Then the film widens out into child abuse by R.C. priests generally, the dragging of feet by cardinals (if they do anything at all) when told of certain of their number - while the number of targets of complaints grows and grows - and of the Church authorities doing all they can to prevent such stories getting out, requiring victims to sign legal documents that they will never again accuse the perpetrators or defame the Church's hierarchy , on pain of excommunication - which used to be a really big deal in former days, thankfully much less so now.
It details how corruption in this respect goes all the way up to the Papal institution itself and with at least one paedophile cardinal within the then Cardinal Ratzinger's own circle. When challenged about this cardinal's employment, as Ratzinger is about to get into his limousine, his benign, avuncular mask slips, his smile rapidly fading as he tetchily tells off the reporter that he can't talk about it now - while his furious face says "How dare you mention it!" So when then? .......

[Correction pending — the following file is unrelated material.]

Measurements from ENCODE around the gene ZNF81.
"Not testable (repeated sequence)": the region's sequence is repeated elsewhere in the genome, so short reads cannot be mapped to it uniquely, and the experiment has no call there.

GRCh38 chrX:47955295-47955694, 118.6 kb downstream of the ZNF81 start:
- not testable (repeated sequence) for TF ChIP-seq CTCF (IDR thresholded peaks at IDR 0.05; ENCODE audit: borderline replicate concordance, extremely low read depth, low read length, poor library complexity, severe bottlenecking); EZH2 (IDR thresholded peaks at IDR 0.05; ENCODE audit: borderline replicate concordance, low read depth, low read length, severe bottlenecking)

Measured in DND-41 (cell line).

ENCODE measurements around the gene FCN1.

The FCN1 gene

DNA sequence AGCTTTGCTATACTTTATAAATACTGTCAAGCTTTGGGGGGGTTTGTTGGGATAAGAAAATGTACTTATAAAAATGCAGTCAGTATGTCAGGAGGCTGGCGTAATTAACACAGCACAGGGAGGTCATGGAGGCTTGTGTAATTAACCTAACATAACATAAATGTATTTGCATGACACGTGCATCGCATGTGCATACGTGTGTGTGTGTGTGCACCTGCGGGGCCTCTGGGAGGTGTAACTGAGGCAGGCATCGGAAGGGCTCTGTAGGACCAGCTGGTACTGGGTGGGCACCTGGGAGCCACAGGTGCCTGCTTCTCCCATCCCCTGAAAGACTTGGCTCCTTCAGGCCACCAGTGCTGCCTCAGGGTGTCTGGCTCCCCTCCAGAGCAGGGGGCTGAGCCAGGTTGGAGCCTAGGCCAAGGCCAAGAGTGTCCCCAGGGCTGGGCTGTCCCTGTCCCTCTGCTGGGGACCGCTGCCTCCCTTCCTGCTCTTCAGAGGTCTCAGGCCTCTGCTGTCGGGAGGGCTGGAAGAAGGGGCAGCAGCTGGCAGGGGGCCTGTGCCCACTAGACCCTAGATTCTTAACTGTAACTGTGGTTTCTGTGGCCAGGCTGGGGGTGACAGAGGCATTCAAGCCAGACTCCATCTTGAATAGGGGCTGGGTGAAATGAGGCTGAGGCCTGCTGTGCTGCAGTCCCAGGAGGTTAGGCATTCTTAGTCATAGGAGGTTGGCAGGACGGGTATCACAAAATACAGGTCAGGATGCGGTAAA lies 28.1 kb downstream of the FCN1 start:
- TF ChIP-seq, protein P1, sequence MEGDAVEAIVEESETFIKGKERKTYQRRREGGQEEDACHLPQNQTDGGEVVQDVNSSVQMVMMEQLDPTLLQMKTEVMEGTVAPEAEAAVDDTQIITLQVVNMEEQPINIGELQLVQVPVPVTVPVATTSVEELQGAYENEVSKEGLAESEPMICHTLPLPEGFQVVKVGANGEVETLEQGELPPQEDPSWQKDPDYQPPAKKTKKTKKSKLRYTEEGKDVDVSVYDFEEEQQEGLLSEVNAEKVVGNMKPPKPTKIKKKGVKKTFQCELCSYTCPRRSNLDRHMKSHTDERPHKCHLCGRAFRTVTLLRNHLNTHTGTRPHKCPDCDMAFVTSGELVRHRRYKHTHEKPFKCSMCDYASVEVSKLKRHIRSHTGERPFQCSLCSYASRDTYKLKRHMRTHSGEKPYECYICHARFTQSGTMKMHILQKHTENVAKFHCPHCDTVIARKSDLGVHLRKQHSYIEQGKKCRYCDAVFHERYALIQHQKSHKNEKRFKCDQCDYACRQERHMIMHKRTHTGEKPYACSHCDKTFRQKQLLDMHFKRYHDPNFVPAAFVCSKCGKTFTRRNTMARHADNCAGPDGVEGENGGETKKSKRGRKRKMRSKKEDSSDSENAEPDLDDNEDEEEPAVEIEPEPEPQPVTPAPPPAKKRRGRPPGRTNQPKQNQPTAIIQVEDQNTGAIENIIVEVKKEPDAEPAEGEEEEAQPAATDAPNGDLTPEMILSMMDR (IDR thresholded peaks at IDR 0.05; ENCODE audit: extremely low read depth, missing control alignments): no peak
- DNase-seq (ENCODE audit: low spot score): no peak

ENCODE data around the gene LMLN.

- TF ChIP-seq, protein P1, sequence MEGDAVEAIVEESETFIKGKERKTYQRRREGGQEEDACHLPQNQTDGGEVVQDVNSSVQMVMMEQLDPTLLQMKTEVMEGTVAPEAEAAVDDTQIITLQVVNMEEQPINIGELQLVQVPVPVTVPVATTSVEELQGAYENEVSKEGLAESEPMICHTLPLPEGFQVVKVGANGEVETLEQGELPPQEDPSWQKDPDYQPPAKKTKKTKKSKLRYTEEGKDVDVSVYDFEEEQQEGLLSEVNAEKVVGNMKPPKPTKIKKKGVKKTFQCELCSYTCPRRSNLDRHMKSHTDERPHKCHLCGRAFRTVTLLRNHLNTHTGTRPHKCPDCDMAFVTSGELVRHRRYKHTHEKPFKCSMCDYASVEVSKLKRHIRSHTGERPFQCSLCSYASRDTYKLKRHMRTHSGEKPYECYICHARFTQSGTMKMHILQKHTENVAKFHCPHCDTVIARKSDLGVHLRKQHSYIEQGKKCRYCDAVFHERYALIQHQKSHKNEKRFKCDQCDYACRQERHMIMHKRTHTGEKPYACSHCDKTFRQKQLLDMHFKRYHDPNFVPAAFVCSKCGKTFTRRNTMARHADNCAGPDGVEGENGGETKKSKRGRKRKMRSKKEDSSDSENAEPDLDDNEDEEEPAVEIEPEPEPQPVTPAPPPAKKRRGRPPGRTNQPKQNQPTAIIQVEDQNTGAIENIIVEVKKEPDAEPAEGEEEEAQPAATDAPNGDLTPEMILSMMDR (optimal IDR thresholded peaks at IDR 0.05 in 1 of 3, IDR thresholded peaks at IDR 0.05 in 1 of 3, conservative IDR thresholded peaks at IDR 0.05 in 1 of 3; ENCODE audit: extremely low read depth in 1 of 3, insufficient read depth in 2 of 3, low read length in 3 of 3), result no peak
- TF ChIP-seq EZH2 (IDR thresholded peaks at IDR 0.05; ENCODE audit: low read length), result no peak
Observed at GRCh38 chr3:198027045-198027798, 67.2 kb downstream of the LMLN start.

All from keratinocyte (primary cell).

One of the things that constantly baffles me is seeing the many thousands of pilgrims and worshipers in St Peter's Square, ecstatic tears of devotion running down their cheeks at being in the presence of such a 'Holy Man of God'. I can't help wondering if their faith would be as unstinting if one of their own young relatives, perhaps their very own child, had been abused by a priest, and the offender then allowed to slip, scot-free, into obscurity or, worse, continue as before as though nothing had happened. I can only think that they are incapable of contemplating the dreadful possibility that their Church could ever do anything wrong. That would call into question their whole belief structure and mean that they themselves had been mistaken, for probably their entire lives - just too awful to think about!